Hackaday Links: December 22, 2019

It’s hard to believe it, but the Raspberry Pi has been on the market for only seven years now. The single-board computer has become so entrenched in the hobby electronics scene that it’s hard to imagine life without it, or what we did before it came along. And with the recent announcement that the 30 millionth Raspberry Pi was recently manufactured, now we have some clarity on the scale of its success. Just roll that number around in your head for a bit – that’s one Pi for every nine or so people in the USA. Some of the other facts and figures in the linked article boggle the mind too, like Eben Upton figured they’d only ever sell about 10,000 units, or that the factory in Wales where most Pis are made can assemble 15,000 units a day.

Speaking of manufacturing, have you ever considered what goes into getting a small-scale manufactured product ready for shipping? The good folks over at Gigatron know all about the joys of kitting, and have put together an interesting un-unboxing video for their flagship TTL-only retro computer. It’s a nice riff on the unboxing videos that are somehow popular on YouTube these days, and shows just how much effort they put into getting a Gigatron out the door. All told, it takes about an hour to ship each unit, and the care put into the process is evident. We especially like the part where all the chips are placed into antistatic foam in the same orientation they’ll be on the completed board. Nice touch.

Last time we checked in on the Lulzbot saga, the open source 3D printer manufacturer had been saved from complete liquidation by a company named FAME 3D. Now we’re getting the first solid details about where things go from here. Not only will thirteen of the remaining Lulzbot employees be staying on, but FAME 3D plans to hire 50 new employees to get operations back up as quickly as possible. The catch? The “F” in FAME 3D stands for Fargo, North Dakota, where Fargo Additive Manufacturing Equipment 3D is based. So Lulzbot will be moving north from Loveland, Colorado in the coming months.

For the last few years, adventure travelers making the pilgrimage to Shenzhen to scour the electronics markets have stuffed a copy of Andrew “Bunnie” Huang’s The Essential Guide to Electronics in Shenzhen into their soon-to-be-overflowing backpacks. The book is a goldmine of insider information, stuffed with maps and translation tables critical for navigating a different culture with no local language skills. Bunnie’s book has only been available in dead-tree format and now that all but the last few copies have been sold, he decided to make a web version available for free. We’d have to think a tablet or phone would be a bit harder to use in the heat of negotiation than the nice spiral-bound design of the print copy, but the fact that the insider information will now be widely available probably makes this a net positive.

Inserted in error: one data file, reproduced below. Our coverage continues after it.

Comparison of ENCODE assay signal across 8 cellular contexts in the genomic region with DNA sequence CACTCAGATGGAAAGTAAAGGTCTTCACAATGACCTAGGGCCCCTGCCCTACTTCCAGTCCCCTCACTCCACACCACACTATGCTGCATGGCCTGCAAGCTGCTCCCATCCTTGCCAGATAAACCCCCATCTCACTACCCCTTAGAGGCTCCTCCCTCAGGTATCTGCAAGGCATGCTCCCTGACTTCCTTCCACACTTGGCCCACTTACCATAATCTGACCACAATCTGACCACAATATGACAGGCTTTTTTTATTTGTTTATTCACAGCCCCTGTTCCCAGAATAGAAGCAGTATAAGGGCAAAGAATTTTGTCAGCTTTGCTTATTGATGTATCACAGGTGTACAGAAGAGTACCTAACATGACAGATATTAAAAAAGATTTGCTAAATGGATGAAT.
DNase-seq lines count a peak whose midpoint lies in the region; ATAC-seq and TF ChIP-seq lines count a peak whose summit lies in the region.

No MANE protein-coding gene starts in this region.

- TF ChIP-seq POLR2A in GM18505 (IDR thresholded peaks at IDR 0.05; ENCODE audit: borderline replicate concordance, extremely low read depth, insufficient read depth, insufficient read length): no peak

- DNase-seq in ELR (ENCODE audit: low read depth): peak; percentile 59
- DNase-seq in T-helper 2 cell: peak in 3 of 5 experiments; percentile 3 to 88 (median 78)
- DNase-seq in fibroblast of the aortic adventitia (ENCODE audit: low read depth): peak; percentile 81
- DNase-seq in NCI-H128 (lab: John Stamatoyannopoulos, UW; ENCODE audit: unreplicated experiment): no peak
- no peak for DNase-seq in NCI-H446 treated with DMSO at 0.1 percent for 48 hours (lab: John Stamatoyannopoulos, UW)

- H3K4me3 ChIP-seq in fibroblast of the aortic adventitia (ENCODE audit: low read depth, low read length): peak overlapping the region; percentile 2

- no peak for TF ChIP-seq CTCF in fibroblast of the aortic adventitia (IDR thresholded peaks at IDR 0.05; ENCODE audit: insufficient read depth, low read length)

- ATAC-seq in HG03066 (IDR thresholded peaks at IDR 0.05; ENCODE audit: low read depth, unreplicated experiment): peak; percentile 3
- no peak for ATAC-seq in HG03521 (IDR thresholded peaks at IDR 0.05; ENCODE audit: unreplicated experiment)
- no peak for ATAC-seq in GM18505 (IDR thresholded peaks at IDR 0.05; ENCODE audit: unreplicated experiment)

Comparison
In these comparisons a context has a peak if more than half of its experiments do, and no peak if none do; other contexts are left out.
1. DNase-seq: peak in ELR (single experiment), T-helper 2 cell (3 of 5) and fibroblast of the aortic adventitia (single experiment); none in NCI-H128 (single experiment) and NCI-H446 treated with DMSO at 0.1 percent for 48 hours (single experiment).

And finally, if you’ve ever nearly been run over by an EV or hybrid silently backing out of a parking space, you’ll no doubt appreciate attempts to legislate some sort of audible presence to these vehicles. But what exactly should an electric vehicle be made to sound like? Volkswagen has begun to address that question, and while you can certainly read through the fluff in their press release, all you really need to do is listen to the sample. We’ve got to say that they pretty much nailed what a car of the future should sound like. Although they might have missed a real opportunity here.

Bunnie’s Guide To Shenzhen Electronics

[Bunnie Huang] is now officially the person who wrote the book on electronics manufacturing in Shenzhen, China. His Crowd Supply campaign forĀ The Essential Guide to Electronics in Shenzhen has blown way past the initial goal. [Bunnie] is the first person who comes to mind for anyone needing help getting their electronics built in the region.

The books is meant as a travel companion. Hackaday was in China last June and toured the markets of Hua Qiang Bei. They are incredibly overwhelming, but people are very nice, willing to help, and none of them speak English. [Bunnie’s] approach is pages with squares you can point to in order to express your meaning. Standing at the capacitor stall? There’s a page for that. Gawking at a booth packed full of LEDs and need them in reels instead of tape? That’s in the book too. Even better, this isn’t a one-way thing. You should be able to understand well enough what they vendor is trying to convey as they point at the pages to answer your questions. This is certainly better than our method of trying to find pictures of addresses and Chinese characters on our phones. Everything is at the ready.

It doesn’t end there. The images of the book’s table of contents shows that you’ll get help with getting into the country, getting around once you’re there, and making the deal when you do find what you need. If you’re ever going to make the trip to Shenzhen, this is the first thing you should put in your backpack.

Since you’re already in the mood to purchase something made of paper, we think you’ll beĀ interested you in this gorgeous Hackaday Omnibus Vol 02. It’s 128 pages of the best original content published on Hackaday over the past year, including the stunning artwork of Joe Kim.

Continue reading “Bunnie’s Guide To Shenzhen Electronics”